From now until the end of spring, Parisians and tourists will have their fill of Yves Saint Laurent. With half a dozen simultaneous exhibitions on the fashion designer at the Centre Pompidou, Musée d’Art Moderne de la Ville, Musée Picasso, Musée Yves Saint Laurent and the Musée du Louvre, the Fondation Pierre Bergé-Yves Saint Laurent has scored a dizzying double hat-trick, a veritable six-gun salute to the bespectacled one.
Given the marathon dimensions of such an exegesis, does it really require six shows to plumb Saint Laurent’s infatuation with the fine arts? Because infatuation it was, or more accurately, a dependency. Matisse, Léger, Picasso and Mondrian were his gods. All featured in the collection he started building in the 1950s with his lover and business partner Pierre Bergé. Most fashion designers have an equanimous beg-borrow-steal relationship with art but Saint Laurent was in thrall to it. He was never able to part even temporarily with his Goya, for instance, cancelling a promised loan of the Portrait of Don Luis María de Cistué to the Prado at the last second.
It was the Mondrian dress that gave the designer his first commercial blockbuster in 1965. Saint Laurent obeyed Piet Mondrian’s neo-plastic manifesto to the letter. He chose the A-line shape that André Courrèges had unleashed on the runways a year before, a silhouette as close as one could get to a canvas. But there remained a fundamental contradiction: nothing is more of the real and bodily here-and-now that Mondrian’s art disdained than a dress, no matter how few concessions it makes to hips and boobs. When you think about it, the Mondrian cocktail dress absolutely disembowelled the Dutchman’s principle of pure abstraction. Though maybe the Dutchman, being a lady’s man, wouldn’t have cared. Maybe the art in dress form transmuted to the wearing of it, making the Mondrian dress performative. Or maybe, as Sonia Delaunay sniffed, it was no longer art at all, just ‘a form of society entertainment’, ‘a circus’. Saint Laurent told fashion historians Florence Müller and Farid Chenoune, ‘I realised that we had to stop thinking of a garment as sculpture and, instead, we had to view it as mobile.’ In art terms a neo-plastic dress disturbed the contemplation of universal beauty. In fashion terms these mini-dresses swung.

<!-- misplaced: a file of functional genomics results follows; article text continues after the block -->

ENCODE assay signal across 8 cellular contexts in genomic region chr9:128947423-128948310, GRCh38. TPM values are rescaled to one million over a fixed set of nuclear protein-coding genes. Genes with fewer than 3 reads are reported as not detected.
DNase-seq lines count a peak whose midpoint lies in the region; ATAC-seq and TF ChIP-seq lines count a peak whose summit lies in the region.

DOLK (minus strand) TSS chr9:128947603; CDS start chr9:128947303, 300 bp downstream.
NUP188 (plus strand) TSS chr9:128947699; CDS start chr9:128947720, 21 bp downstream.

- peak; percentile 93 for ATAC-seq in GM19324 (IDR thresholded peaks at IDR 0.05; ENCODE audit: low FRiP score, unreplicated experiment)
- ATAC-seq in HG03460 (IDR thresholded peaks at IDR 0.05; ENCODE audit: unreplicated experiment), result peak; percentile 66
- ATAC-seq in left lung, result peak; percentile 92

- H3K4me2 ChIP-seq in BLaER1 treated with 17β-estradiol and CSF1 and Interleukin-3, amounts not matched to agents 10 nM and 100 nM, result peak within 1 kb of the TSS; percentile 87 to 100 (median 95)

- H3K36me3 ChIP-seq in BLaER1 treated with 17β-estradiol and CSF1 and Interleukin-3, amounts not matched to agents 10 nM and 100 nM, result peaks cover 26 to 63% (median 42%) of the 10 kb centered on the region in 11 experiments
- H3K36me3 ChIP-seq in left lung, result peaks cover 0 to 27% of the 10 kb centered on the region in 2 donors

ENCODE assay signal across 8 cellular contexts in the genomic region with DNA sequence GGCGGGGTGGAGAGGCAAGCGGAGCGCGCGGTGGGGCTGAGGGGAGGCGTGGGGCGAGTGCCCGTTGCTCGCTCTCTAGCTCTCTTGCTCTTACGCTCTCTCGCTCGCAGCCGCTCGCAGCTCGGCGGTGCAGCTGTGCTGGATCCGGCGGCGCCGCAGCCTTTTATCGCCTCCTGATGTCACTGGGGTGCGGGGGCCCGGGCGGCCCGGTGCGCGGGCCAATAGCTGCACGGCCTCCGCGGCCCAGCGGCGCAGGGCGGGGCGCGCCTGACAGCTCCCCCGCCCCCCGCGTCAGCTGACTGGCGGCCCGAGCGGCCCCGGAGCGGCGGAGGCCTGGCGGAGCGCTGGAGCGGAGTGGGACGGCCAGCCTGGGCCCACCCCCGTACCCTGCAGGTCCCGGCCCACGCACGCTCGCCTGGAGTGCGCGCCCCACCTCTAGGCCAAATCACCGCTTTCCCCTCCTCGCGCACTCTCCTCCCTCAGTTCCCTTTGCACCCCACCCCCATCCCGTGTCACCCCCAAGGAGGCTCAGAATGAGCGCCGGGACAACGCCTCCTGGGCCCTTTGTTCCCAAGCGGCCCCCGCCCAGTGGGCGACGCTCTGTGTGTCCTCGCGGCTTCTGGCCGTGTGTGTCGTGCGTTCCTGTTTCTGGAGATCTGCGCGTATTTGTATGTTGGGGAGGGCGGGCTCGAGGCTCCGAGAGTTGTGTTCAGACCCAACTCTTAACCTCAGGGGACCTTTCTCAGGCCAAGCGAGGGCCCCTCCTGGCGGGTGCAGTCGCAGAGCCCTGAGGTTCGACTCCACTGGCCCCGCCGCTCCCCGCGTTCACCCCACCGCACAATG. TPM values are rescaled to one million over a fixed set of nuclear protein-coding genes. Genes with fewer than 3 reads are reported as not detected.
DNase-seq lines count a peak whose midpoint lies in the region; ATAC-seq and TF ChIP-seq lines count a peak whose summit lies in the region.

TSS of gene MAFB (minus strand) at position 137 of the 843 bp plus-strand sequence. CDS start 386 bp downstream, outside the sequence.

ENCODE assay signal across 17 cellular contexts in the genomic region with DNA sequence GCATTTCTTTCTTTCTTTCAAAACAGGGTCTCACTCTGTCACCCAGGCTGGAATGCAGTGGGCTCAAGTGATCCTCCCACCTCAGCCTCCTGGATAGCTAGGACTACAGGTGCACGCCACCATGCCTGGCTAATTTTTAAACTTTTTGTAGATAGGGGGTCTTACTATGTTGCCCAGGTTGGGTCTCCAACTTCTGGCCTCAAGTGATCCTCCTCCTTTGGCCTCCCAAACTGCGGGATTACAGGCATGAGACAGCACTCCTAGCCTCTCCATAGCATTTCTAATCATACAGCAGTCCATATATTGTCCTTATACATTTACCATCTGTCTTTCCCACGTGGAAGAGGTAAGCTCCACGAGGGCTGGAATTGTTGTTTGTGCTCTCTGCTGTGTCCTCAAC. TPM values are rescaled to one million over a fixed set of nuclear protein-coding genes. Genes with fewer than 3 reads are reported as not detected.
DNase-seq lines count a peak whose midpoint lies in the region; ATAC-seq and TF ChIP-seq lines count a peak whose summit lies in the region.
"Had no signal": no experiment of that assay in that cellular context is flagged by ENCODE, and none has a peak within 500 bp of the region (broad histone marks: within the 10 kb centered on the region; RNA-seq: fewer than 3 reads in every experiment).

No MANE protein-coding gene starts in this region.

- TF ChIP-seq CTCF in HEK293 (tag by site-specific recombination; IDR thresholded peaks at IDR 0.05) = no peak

Sometimes the relationship between YSL and the artist was straightforward theft. Like the peasant blouse he knocked off Matisse’s La Blouse Roumaine (1940). Next to a few strokes of a heart-shaped ovoid with nothing more than a cut-out trapezoid here and a triangle there of decorative motifs to suggest a folk blouse, it is a little deflating to see the literal shirt (attached to skirt) hanging right next to it, beautiful though it is.
Sometimes the museums’ match-ups between Saint Laurent and artist are lazy: take the Pop Art pairing of an Autumn 1966 gown bifurcated by a long dancer’s leg with Gary Hume’s high-kicking, high-gloss The Moon (2009); like Hume, Saint Laurent was a fan of Tom Wesselmann’s Great American Nudes but really, we know, it was all about the matching gams.
There are also some notable absences. The Musée d’Orsay exhibition did not include Saint Laurent’s Van Gogh jackets of sunflowers and irises, whose Lesage beading mimics the gloss and swirl of Van Gogh’s knife-applied paint to perfection. Also a no-show is the hieratic chiffon gown and veil with Claude Lalanne’s moulded copper breasts that Saint Laurent produced for Autumn-Winter 1969.